Wednesday, 28 February 2018 10:50

Fintech lenders open up to greater transparency Featured

Kate Carnell, Small Business and Family Enterprise Ombudsman Kate Carnell, Small Business and Family Enterprise Ombudsman

Australia’s fintech business lenders have taken an initiative to increase transparency and disclosure in the fintech industry.

The initiative sees the Australian Small Business and Family Enterprise Ombudsman, FinTech Australia and the today join forces to release a report which outlines the steps taken by fintech lenders to increase transparency.

The report, Fintech lending to small and medium sized enterprises: Improving transparency and disclosure, analyses the different approaches to disclosure across the fintech industry and makes recommendations on best practice and identifies commitments to action.

Ombudsman Kate Carnell said Australia presented a huge opportunity for the fintech industry, in that it provided a genuine alternative finance solution for small businesses where traditional banks were limited in their capacity to serve the sector.

“I commend the fintech industry for embracing the need to improve transparency and disclosure and its leadership in the financial services industry in addressing the needs of small business borrowers,” Carnell said.

“This report informs both the fintech industry and small business borrowers of the steps being implemented to allow an easy comparison of products and to ensure loan agreement contracts comply with the unfair contract terms legislation.”

FinTech Australia chief executive Danielle Szetho said the report explains how fintech business lenders are able to help Australian small to medium businesses access the funds they need to grow.

“Through the use of technology platforms which analyse rich, real-time business financial data and deliver easy-to-use and fast application processes, fintech business lenders are making a real difference to small businesses,” Szetho said.

“However, like many financial services products, lending contracts are complex and have the potential to be complicated and confusing.

“It’s for this reason our lenders have decided to work together — in a historic move for Australia’s fintech industry — to help define best-practice transparency and disclosure.

“This report represents an important step in this initiative, by analysing the different approaches to disclosure across the industry and suggesting a way forward to drive results which are in the best interests of the customer.”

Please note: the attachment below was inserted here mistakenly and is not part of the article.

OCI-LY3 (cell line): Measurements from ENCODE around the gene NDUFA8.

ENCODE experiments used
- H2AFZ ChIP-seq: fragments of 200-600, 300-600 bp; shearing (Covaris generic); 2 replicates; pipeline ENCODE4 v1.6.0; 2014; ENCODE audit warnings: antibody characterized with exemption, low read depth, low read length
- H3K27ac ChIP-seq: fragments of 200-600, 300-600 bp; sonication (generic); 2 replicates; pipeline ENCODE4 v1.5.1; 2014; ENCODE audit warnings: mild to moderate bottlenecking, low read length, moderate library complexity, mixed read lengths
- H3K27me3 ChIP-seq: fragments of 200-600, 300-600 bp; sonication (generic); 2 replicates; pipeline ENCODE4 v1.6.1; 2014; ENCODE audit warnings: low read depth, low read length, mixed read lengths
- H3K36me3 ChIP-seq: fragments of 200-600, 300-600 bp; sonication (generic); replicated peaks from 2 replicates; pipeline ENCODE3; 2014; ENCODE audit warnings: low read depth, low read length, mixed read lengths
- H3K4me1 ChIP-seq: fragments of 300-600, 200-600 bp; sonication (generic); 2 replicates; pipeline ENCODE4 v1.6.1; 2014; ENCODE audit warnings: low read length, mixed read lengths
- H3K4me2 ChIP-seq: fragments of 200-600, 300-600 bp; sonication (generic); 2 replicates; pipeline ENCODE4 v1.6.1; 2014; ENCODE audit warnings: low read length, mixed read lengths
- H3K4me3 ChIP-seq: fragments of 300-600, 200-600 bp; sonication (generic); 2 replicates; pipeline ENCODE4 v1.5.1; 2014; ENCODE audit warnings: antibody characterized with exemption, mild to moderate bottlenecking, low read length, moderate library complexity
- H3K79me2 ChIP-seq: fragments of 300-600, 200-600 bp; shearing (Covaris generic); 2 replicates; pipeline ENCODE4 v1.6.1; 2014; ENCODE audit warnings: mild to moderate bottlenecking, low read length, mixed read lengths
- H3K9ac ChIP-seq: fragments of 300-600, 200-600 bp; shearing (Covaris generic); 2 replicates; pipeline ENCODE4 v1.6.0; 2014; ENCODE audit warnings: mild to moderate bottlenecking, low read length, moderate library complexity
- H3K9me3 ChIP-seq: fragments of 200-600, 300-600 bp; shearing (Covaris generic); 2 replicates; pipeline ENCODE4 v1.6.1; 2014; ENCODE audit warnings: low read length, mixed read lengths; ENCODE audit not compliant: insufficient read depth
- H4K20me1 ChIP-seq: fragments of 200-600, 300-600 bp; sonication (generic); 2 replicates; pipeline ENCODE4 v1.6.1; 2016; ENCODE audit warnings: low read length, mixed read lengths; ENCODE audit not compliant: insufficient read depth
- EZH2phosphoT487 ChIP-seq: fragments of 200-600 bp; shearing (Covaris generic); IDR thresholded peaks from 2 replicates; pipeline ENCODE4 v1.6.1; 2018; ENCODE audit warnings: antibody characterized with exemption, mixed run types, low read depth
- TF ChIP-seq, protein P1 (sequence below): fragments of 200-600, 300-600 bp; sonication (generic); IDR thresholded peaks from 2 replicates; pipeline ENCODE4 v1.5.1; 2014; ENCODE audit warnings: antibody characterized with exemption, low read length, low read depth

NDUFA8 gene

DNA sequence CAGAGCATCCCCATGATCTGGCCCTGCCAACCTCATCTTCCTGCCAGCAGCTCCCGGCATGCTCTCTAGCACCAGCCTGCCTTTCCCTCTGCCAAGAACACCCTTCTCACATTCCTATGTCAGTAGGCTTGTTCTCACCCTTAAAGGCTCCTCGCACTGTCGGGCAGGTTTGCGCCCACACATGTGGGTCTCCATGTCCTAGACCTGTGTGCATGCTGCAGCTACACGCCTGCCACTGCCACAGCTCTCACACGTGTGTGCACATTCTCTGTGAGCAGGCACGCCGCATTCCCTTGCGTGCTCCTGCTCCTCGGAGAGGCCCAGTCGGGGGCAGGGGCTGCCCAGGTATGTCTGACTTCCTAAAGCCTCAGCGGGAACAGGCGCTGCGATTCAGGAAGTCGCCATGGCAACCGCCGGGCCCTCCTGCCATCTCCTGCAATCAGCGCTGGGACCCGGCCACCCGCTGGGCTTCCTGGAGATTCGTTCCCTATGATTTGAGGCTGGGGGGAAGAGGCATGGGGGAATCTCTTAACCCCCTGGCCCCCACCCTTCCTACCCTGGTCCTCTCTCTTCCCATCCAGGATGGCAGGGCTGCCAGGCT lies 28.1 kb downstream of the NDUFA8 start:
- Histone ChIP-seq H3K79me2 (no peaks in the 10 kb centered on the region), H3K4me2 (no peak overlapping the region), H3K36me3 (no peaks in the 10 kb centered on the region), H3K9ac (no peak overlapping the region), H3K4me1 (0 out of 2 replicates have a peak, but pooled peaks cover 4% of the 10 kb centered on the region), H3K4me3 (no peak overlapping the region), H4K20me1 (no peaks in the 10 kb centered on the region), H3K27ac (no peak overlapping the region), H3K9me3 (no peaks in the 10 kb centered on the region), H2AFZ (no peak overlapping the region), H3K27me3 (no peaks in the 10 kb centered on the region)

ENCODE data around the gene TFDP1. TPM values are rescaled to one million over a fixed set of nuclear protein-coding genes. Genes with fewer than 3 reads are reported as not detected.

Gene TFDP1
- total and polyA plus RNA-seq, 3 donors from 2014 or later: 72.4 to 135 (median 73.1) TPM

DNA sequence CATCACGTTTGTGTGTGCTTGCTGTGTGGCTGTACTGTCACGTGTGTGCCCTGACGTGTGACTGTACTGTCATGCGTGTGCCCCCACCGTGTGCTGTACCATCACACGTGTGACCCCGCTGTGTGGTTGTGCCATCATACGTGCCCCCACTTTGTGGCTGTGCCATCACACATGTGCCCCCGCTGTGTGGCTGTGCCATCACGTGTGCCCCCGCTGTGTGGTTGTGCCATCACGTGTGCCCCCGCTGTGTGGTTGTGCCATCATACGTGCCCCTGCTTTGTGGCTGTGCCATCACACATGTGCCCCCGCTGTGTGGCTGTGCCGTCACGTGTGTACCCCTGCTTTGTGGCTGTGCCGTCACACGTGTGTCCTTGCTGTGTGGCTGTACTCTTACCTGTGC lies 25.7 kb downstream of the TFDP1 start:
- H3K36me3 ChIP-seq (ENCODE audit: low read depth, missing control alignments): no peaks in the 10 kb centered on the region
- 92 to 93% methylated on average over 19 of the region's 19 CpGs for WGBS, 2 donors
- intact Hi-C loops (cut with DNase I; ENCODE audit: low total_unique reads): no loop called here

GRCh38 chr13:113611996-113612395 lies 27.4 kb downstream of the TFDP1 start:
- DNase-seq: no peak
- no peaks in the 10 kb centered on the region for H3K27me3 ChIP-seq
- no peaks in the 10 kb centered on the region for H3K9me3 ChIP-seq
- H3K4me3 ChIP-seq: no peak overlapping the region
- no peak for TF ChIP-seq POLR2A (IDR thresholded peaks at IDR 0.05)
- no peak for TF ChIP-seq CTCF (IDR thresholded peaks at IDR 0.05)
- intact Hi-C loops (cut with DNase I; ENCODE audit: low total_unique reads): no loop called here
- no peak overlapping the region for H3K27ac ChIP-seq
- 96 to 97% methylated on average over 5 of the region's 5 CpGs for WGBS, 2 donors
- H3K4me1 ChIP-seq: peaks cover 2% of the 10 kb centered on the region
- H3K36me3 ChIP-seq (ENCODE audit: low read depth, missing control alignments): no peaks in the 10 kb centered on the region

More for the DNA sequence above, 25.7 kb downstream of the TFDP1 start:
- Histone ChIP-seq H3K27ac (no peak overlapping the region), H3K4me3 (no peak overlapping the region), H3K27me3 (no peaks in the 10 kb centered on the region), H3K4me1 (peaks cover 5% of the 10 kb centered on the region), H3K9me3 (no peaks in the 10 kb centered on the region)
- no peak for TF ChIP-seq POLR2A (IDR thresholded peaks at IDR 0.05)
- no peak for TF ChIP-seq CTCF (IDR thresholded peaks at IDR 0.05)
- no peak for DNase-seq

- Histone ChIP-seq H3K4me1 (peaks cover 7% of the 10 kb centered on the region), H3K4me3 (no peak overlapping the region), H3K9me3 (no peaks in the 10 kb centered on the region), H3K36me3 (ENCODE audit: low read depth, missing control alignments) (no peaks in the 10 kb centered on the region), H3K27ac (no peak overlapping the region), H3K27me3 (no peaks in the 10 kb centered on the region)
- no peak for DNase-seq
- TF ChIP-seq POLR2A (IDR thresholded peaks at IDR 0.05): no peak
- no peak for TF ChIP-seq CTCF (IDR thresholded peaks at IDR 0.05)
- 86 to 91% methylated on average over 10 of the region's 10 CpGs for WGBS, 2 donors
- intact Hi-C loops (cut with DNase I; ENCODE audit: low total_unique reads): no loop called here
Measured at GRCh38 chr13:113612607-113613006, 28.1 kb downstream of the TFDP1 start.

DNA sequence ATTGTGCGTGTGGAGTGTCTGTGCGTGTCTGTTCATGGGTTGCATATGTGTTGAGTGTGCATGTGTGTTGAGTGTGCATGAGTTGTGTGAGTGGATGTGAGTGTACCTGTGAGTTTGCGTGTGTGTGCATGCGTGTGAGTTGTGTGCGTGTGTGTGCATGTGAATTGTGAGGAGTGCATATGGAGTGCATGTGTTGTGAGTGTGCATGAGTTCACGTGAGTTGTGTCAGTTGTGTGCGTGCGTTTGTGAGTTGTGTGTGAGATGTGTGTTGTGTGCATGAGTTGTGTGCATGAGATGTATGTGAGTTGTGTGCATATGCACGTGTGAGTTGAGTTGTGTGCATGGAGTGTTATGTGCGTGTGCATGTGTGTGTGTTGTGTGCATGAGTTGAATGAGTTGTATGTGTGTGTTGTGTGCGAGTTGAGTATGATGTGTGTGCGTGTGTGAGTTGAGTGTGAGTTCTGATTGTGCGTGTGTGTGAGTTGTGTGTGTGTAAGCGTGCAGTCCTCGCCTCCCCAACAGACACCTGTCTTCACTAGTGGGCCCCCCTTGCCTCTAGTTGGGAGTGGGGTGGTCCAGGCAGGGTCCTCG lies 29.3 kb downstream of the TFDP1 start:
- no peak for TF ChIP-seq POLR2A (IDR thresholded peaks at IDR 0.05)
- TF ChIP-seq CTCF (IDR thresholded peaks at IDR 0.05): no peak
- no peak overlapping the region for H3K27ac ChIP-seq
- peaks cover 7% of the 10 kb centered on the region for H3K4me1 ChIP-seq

Independent SME finance expert Neil Slonim from said small business owners, who were time-poor and often financially unsophisticated, found it difficult to make fully informed decisions when borrowing from fintech lenders.

“We need a level playing field for both borrowers and lenders so business owners are able to make fully informed decisions and lenders can compete on an equal footing,” Slonim said.

“Put simply, borrowers should be able to answer three simple questions: Is this the right product for my needs? Do I know exactly what it is going to cost? Do I know that I can’t get a better deal elsewhere?

“This report highlights where and how fintech lenders can implement consistent transparency practices that will create better outcomes for SMEs and help build further credibility and trust in the fintech lending sector.”

The report calls for action in a number of areas including:

  • The development of an industry Code of Conduct to cover fintech balance sheet lenders offering unsecured business loans by June 2018. This is proposed to be a customer-centric document that will prescribe what a customer can expect in terms of transparencyand disclosure from a lender;
  • Expanding this Code of Conduct to other fintech lending and finance products over time;
  • Fintech lenders to agree to the contents of an easy-to-understand contract summary page by June 2018. This summary page would include a common set of measures when making loan offers to customers; and
  • The ASBFEO and to work together to produce a guide to assist small business owners better understand the ‘ins and outs’ of borrowing from a fintech lender. This will also be published by June 2018.

The report also includes a Glossary of Common Lending Terms as a first step toward driving a consistent industry-wide approach to the communication of these terms, which the industry says should ultimately make different contracts easier to understand and compare.


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Peter Dinham

Peter Dinham is a co-founder of iTWire and a 35-year veteran journalist and corporate communications consultant. He has worked as a journalist in all forms of media – newspapers/magazines, radio, television, press agency and now, online – including with the Canberra Times, The Examiner (Tasmania), the ABC and AAP-Reuters. As a freelance journalist he also had articles published in Australian and overseas magazines. He worked in the corporate communications/public relations sector, in-house with an airline, and as a senior executive in Australia of the world’s largest communications consultancy, Burson-Marsteller. He also ran his own communications consultancy and was a co-founder in Australia of the global photographic agency, the Image Bank (now Getty Images).



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